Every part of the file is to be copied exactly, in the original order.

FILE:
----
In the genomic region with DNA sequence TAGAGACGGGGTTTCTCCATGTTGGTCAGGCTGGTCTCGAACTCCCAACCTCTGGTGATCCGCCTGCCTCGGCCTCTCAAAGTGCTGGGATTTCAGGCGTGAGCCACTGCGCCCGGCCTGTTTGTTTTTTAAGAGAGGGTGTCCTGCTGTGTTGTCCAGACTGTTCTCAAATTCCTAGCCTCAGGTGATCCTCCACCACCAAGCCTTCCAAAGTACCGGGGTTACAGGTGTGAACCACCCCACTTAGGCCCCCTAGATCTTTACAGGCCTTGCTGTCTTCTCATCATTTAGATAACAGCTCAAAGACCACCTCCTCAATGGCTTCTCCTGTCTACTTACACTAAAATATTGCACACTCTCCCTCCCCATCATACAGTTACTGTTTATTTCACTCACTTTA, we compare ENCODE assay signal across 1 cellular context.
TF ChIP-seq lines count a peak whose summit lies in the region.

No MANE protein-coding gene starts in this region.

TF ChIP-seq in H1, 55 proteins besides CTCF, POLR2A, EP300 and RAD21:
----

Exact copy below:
In the genomic region with DNA sequence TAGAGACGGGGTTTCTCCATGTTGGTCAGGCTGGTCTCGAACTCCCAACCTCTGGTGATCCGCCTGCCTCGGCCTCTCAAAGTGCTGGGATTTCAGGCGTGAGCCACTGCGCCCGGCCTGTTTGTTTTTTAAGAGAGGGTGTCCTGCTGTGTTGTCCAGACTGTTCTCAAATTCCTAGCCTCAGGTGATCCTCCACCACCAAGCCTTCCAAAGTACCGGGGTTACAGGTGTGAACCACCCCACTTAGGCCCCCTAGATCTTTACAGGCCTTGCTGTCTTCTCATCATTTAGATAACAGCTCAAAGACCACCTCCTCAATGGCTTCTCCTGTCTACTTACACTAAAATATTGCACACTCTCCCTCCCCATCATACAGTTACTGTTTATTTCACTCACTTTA, we compare ENCODE assay signal across 1 cellular context.
TF ChIP-seq lines count a peak whose summit lies in the region.

No MANE protein-coding gene starts in this region.

TF ChIP-seq in H1, 55 proteins besides CTCF, POLR2A, EP300 and RAD21: